TSX-V-listed Canadian Mining Inc. entered into a mining
operations agreement and purchase option with Absorbent
Products Ltd (APL) in November.
Under the deal, APL will mine, transport, process and
package Canadian Mining’s zeolite, from its
Bromley Creek mine, near Princeton, British Columbia (BC),
Canada, before shipping it to customers.
Canadian Mining noted that APL – a privately-owned
miner and manufacturer based in Kamloops, BC – has
full mining and processing capacity.
"These people have been in business for 28 years," Ray
Paquette, Canadian Mining’s CEO, told
IM, referring to the company’s
The reason for bringing APL on board was two-fold, he
explained; it has significant experience and know-how in the
industrial minerals business and well-established processing
capabilities – "these guys were nominated for four
awards for excellence recently; they took three [and]
they’ve a processing facility worth over
Such expertise is key in the zeolite business, Paquette
said. "It’s not like shipping gravel from an open
pit. It involves more than going in and drilling and blasting
and shipping rock."
While APL organises production, Canadian Mining will be
provided with a stable cashflow as it focuses on testing,
certifying and qualifying its zeolite for expanding "green"
Under the agreement, APL gains the exclusive right to
acquire a 50% interest in both Bromley Creek and Canadian
Mining’s Sun Group zeolite project in return for a
payment of Canadian dollar (C$) 1.45m ($1.07m*). It will have
the option to pay in cash or via an earn-in of C$9/tonne mined
and removed ore.
Canadian mining has held the lease to the Bromley Creek site
since 1994 and will retain tenure until at least 2030. It has a
50,000 tpa mining permit to exploit the deposit, which has a
350,000 tonne proven NI 43-101 resource within the lease
Paquette told IM that Bromley Creek "has
enough to do what we need to do for the next four years", in
which period it will continue work towards starting operations
at the less advanced Sun Group project, 30km away.
The Sun Group prospect, which the company has held since
2006, is substantially larger than its neighbouring site, with
a yet-to-be confirmed resource of 46.6m tonnes.
Paquette said that such developments are starting to attract
external funding. "[Investors] are beginning to understand," he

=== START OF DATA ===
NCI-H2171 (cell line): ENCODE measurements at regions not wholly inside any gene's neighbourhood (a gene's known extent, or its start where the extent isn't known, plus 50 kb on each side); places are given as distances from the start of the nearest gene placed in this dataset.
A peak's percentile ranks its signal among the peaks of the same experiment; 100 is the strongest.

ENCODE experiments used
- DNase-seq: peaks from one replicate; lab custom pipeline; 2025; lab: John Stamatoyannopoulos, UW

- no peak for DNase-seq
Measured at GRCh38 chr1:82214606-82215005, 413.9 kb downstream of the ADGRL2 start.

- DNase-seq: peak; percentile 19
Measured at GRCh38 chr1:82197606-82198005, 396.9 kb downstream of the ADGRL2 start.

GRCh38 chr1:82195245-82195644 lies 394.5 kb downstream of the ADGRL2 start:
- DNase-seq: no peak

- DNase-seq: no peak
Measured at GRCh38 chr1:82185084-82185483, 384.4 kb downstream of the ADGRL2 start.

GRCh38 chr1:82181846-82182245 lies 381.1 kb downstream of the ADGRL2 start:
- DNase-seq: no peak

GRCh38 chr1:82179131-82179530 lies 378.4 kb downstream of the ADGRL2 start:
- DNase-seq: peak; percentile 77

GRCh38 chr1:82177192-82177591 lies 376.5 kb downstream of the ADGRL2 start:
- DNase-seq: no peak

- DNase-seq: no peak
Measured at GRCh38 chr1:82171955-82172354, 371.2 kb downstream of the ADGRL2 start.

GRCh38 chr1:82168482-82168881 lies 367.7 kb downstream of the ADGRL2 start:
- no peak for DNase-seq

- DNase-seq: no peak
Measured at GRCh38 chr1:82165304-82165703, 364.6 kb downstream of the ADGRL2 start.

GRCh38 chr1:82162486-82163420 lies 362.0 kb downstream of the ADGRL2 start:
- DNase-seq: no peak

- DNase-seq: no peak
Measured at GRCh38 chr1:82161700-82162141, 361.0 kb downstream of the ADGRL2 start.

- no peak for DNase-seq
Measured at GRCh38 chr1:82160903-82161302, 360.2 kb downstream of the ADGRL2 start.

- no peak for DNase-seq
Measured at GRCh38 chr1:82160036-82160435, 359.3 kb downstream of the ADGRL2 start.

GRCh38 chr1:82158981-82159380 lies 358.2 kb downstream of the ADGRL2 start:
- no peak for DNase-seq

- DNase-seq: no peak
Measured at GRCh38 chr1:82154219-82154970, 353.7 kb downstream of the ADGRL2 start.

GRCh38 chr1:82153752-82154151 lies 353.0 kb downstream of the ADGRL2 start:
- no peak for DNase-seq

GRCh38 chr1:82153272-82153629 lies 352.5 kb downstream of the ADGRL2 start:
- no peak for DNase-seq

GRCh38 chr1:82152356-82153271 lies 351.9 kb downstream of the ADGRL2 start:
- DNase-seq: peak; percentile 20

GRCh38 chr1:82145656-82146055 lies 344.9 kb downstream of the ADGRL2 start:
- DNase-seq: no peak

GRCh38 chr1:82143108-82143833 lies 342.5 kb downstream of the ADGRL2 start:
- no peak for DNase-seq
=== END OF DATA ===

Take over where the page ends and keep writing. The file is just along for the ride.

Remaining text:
said. "They are starting to move away from gold [and similar
metallic commodities] to greener technology."
The USGS estimates that between 2.7m and 3.2m tonnes natural
zeolites were produced in 2014, similar levels to 2013. Of
this, the majority – between 1.8m and 2.2m tonnes
– originated in China.
South Korea had the second largest output, at 230,000
tonnes, while the US took third place with 64,100 tonnes.
While a lack of construction activities as a result of
continued economic uncertainty, mean global production is
unlikely to increase rapidly in the short term, Paquette is
optimistic about zeolite’s prospects.
"We get calls every day from people starting to be aware of
zeolite and what zeolite does," he said.
The company will focus on four main markets with the zeolite
it produces: animal feed, compost, waste water treatment and
zeoponics (a zeolite-based synthetic substrate used in plant
"The size of the animal feed market alone is massive,"
Paquette said. "When you use it in feed supplement you increase
(…) weight gain, giving you a healthier animal and less
disease. And you have less methane."
Based on a permitted addition of a zeolite substitute
consisting of 2-4% to feeds, he predicts millions of tonnes
could be sold into this market in Canada alone on an annual
The popular move towards composting organics, meanwhile, he
describes as "one of the biggest going concerns there is".
Zeolite can be used to capture and reduce odour emissions
from composted material. "But it also adds benefit to the
compost," said Paquette. "It takes in good and bad nutrients,
returns the good ones and holds back heavy toxins."
Paquette is not the only one enthused about the zeolite
market. John Lawrence, CEO of Montana, US-based US Antimony
Corp., recently told IM that his company was
"rapidly increasing production of zeolite to take advantage of
the growing market".
He pointed to mine and oilfield remediation and synthetic
turf as zeolite end markets primed for "substantial growth"
over the coming years.
US Antimony produces zeolite at its Bear River property
outside Preston, Idaho, where it had an output of 11,079 tonnes
in 2014. Over half of its sales at present are into the animal
feed sector, with water filtration, soil amendment, air
filtration and snow and ice traction, in decreasing order of
importance, accounting for the remainder.
A to zeolite
Zeolites are hydrated aluminosilicates of the alkaline and
alkaline-earth metals. According to the US Geological
Survey (USGS), about 40 natural zeolites have been identified
over the past 200 years, the most common being analcime,
chabazite, clinoptilolite, erionite, ferrierite, heulandite,
laumontite, mordenite, and phillipsite.
A further 150 zeolites have been synthesised, of which
zeolites A, X, Y, and ZMS-5 are the most common.
The unique adsorption, ion-exchange, molecular sieve, and
catalytic properties of both natural and synthetic zeolite have
led to their commercial use.
Natural zeolites are used in pet litter, animal feed,
horticulture (as soil conditioners) and wastewater treatment.
Synthetic zeolites, meanwhile, are used as catalysts,
detergents and molecular sieves.
*Conversion made December 2016